Your baby's hands will soon be fascinating to them!
Sleep is vital for the health and wellbeing of both you and your baby. It's important that you prevent yourself from becoming exhausted, so the sooner you can establish a sleeping routine and get your baby sleeping through the night, the better.
A newborn's vision is usually 20/400 improving to 20/20 by the age of 2
If you haven’t already, now is a great time to introduce a bedtime routine. A consistent bedtime routine will help your baby become more settled in the evenings. The more relaxed your little one is the more likely they will go to bed without fuss and fall asleep.
Babies take more breaths than adults! Roughly 40 per minute while adults take 12-20 per minute
Once you feel satisfied that your baby has settled into a routine, it's natural to want some 'me-time’. Enjoying the occasional evening out means having to leave them in someone else's care, which is a big step.
Baby's muscles are strengthening and soon they will be able to grab firmly
Knowing that your babysitter is well equipped to deal with whatever happens will help you relax and enjoy your evening out. Ensure that you leave a checklist with your baby's carer to give them quick and easy access to all the information they may need; details of where you'll be at all times and contact numbers.
Get ready for laughter! Baby will soon laugh and giggle regularly
Don’t be too hard on yourself, take as much help as is offered and sleep when the baby sleeps. You have probably heard these words of wisdom before but they are worth listening to, especially if this is your first baby. Make the most of this precious time getting to know each other – it all goes too quickly.
Stronger arms, upper body and neck muscles mean baby may soon sit up, wriggle or roll around
Desperate for sleep? Try and work out a routine where you put your baby down for a nap at regular times during the day and get the chance to rest yourself, this will be a big hurdle crossed. Take it in turns with your partner to look after your baby on weekend mornings so one of you can get a lie in.
A lot can happen from 4 to 6 months – rolling over, learning to sit up, trying solids for the first time and even forming first words. Your baby’s development is becoming even more dramatic which means that soon they’ll be getting some of their much-needed nutrients from solid foods, although milk will remain their core diet for now.
Throughout the first few months of life babies can go through several growth spurts. They are growing faster at this stage than they will at any other time their lives. Remember, this is a perfectly normal part of their development and there is no need for concern. For the first 6 months of life, milk (breast or formula) is all your baby needs to meet their nutritional requirements. If exlusively breastfeeding, continue to feed on demand and do not be tempted to offer a top up feed of formula. Feeding on demand during this time is your baby's way of increasing your milk supply. If you are formula feeding, offer a few extra ounces of milk as needed. A growth spurt will usually last about 5 days but can go up to a week - things should then settle down after this.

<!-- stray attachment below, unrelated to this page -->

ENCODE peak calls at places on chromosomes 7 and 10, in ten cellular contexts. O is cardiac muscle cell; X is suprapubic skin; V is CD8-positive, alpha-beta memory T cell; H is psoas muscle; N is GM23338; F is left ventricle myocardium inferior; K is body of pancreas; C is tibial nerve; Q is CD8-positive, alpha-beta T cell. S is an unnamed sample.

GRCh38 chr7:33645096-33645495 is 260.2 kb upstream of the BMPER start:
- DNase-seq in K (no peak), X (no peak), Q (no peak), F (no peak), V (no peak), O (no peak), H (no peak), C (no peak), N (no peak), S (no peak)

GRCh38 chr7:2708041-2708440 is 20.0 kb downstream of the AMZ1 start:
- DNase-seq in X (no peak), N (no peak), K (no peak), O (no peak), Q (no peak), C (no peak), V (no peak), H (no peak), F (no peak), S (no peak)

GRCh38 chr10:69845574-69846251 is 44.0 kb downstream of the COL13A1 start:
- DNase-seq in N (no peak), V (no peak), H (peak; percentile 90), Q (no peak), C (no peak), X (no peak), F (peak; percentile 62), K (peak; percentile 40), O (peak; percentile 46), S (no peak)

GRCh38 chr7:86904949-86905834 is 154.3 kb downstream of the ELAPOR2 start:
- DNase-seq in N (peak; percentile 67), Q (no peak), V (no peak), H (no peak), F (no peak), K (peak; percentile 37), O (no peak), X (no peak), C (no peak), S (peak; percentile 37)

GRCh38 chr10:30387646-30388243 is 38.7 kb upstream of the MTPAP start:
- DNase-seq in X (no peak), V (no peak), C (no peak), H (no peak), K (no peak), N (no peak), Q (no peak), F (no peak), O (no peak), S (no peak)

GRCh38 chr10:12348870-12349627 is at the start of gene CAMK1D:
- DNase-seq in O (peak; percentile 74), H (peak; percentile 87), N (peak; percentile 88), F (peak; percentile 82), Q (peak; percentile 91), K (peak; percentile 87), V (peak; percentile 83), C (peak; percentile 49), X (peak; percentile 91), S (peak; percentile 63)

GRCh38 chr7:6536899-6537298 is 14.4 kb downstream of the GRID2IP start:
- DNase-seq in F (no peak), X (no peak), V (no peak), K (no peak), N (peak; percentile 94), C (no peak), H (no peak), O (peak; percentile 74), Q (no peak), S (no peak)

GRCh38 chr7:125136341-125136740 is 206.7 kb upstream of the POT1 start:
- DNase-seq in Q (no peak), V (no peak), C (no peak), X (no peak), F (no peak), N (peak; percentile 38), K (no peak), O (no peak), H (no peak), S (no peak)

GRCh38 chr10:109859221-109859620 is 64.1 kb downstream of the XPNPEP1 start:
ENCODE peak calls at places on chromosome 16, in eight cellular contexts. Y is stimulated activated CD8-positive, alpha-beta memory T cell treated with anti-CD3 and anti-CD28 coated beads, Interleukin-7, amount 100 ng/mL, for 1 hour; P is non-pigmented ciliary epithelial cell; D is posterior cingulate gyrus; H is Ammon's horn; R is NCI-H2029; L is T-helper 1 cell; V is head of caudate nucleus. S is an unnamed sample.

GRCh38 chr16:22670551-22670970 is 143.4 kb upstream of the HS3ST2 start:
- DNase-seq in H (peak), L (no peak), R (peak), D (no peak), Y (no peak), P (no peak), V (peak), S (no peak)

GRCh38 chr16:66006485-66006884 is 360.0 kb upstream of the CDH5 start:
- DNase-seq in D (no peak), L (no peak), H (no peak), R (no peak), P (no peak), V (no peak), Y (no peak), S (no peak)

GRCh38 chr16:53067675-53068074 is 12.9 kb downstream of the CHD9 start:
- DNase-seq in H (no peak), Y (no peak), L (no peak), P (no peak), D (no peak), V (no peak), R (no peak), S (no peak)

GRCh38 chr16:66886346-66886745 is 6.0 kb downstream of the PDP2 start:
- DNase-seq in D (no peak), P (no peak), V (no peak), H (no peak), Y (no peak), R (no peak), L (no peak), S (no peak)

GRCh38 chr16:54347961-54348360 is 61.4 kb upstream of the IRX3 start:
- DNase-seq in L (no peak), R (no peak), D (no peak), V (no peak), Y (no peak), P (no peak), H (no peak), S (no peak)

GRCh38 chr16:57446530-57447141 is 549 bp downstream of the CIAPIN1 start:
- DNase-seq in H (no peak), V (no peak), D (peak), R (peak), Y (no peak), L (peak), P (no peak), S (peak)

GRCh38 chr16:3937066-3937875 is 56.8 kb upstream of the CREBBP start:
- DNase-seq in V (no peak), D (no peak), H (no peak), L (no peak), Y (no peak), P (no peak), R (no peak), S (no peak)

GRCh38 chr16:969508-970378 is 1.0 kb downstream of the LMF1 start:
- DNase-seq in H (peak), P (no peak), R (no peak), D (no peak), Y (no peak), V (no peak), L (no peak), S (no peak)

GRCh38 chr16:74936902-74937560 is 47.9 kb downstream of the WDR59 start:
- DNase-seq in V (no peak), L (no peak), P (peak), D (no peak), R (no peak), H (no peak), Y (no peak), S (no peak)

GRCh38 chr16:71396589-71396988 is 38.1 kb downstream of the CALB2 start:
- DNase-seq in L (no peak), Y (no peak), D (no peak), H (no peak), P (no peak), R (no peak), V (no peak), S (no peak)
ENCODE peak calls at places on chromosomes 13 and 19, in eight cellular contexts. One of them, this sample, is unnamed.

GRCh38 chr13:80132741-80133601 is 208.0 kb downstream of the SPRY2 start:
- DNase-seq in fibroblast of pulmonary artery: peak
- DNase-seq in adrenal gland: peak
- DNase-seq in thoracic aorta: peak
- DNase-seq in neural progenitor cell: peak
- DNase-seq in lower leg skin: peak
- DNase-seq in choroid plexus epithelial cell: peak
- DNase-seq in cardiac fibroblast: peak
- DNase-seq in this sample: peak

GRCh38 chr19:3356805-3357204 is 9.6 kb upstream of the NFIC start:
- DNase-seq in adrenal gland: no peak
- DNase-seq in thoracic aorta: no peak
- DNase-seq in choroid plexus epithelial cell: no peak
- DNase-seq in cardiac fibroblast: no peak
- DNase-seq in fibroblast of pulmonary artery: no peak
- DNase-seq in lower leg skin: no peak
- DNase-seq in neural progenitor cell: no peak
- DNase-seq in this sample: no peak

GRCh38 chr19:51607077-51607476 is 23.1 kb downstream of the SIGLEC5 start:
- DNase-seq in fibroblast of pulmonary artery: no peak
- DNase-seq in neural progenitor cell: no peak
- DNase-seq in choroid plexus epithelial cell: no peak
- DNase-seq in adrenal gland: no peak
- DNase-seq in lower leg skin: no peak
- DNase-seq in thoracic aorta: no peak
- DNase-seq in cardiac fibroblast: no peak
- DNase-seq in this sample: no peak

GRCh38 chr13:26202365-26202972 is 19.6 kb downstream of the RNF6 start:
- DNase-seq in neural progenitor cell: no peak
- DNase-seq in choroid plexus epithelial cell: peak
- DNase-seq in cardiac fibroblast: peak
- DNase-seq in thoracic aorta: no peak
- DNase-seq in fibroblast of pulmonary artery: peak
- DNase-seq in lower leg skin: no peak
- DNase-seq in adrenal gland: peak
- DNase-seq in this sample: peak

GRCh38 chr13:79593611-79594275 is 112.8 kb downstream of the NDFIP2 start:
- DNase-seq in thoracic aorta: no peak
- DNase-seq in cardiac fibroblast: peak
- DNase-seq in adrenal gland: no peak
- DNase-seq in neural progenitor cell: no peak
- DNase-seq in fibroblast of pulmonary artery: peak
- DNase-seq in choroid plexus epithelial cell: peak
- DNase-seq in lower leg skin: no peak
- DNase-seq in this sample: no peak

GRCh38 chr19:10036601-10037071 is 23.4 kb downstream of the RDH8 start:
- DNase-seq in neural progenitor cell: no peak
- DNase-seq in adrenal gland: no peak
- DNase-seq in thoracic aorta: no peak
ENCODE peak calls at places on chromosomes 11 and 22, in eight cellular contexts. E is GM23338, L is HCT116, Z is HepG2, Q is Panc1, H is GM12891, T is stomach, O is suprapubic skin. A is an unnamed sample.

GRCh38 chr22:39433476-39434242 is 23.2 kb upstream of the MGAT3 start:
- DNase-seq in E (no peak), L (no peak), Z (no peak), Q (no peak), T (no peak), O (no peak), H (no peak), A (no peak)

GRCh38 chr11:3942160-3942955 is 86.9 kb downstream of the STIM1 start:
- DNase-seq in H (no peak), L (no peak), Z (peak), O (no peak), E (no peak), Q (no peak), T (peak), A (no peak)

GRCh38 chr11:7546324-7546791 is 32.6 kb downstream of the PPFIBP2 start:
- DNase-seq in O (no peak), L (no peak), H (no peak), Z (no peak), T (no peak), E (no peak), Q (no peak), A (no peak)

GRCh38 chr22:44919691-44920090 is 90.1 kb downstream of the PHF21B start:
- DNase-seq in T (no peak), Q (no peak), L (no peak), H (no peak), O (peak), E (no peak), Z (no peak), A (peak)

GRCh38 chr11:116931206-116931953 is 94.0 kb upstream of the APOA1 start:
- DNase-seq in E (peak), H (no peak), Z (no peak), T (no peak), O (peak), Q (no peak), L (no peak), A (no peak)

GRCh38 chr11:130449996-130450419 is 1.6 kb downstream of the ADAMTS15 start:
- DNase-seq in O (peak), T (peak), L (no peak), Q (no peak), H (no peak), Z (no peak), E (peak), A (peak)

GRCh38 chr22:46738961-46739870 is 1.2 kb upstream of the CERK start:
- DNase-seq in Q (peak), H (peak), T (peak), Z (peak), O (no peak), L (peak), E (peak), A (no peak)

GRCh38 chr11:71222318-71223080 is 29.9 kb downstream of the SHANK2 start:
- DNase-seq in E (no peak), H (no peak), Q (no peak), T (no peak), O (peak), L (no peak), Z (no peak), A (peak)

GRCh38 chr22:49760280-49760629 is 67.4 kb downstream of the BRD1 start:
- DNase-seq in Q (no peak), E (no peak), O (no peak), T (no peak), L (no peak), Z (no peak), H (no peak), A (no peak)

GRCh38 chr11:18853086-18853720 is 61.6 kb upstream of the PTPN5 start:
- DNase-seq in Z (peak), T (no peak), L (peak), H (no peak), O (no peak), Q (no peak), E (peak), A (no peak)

Look out for your baby's first tooth from about 4-6 months of age
Many mums find their iron stores run low when they have young babies so make sure you eat plenty of iron rich foods, such as red meat or dark, leafy green vegetables. Eating healthily will give you and your baby the energy you both need. And of course you can still have the odd treat!
Your baby's brain will treble in weight by their first birthday
You should aim to eat small but frequent meals or snacks every 2 to 3 hours. Do bear in mind that keeping meals healthy does not have to mean you need to spend hours in the kitchen preparing in advance.
Babies have a natural reflex to swim until about 4-6 months, after this it must be re taught
Regular exercise will give you more energy and also make it easier for you to sleep and relax in the evenings. A mum and baby yoga class would be the ideal way to spend some quality time with your little one while keeping you active at the same time.
Chatting and singing to your baby will help their speech development
When life with a little one gets a bit crazy, meals made in advance are real life savers! Freezing can save you time when you need it the most by allowing you to prepare your favourite recipes ahead of time so that you can pull them out for a quick and easy meal when the time is right.
In the first 6 months of life, your baby will grow faster than they ever will again in their whole life
It can be both worrying and frustrating when your baby refuses new foods. Don't Panic! It can take up to 15 attempts before a baby accepts a new taste, so be patient and try things gradually. If it doesn’t work one day, just try it again later in the week.
for week by week pregnancy and baby development updates